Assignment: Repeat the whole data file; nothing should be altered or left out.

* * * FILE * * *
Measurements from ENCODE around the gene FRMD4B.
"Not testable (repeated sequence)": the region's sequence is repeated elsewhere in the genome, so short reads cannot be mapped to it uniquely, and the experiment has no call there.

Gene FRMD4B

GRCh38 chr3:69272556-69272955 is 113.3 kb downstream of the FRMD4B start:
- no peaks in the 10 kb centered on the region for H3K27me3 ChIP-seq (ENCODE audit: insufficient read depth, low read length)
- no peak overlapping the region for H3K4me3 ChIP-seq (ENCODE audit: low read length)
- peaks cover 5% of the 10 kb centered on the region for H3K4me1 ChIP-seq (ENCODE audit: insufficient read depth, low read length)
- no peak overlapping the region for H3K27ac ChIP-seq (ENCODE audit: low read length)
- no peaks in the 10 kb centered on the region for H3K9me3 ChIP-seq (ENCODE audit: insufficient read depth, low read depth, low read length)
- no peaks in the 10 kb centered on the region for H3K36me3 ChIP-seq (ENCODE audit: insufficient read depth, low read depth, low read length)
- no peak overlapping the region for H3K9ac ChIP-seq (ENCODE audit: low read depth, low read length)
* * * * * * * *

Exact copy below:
Measurements from ENCODE around the gene FRMD4B.
"Not testable (repeated sequence)": the region's sequence is repeated elsewhere in the genome, so short reads cannot be mapped to it uniquely, and the experiment has no call there.

Gene FRMD4B

GRCh38 chr3:69272556-69272955 is 113.3 kb downstream of the FRMD4B start:
- no peaks in the 10 kb centered on the region for H3K27me3 ChIP-seq (ENCODE audit: insufficient read depth, low read length)
- no peak overlapping the region for H3K4me3 ChIP-seq (ENCODE audit: low read length)
- peaks cover 5% of the 10 kb centered on the region for H3K4me1 ChIP-seq (ENCODE audit: insufficient read depth, low read length)
- no peak overlapping the region for H3K27ac ChIP-seq (ENCODE audit: low read length)
- no peaks in the 10 kb centered on the region for H3K9me3 ChIP-seq (ENCODE audit: insufficient read depth, low read depth, low read length)
- no peaks in the 10 kb centered on the region for H3K36me3 ChIP-seq (ENCODE audit: insufficient read depth, low read depth, low read length)
- no peak overlapping the region for H3K9ac ChIP-seq (ENCODE audit: low read depth, low read length)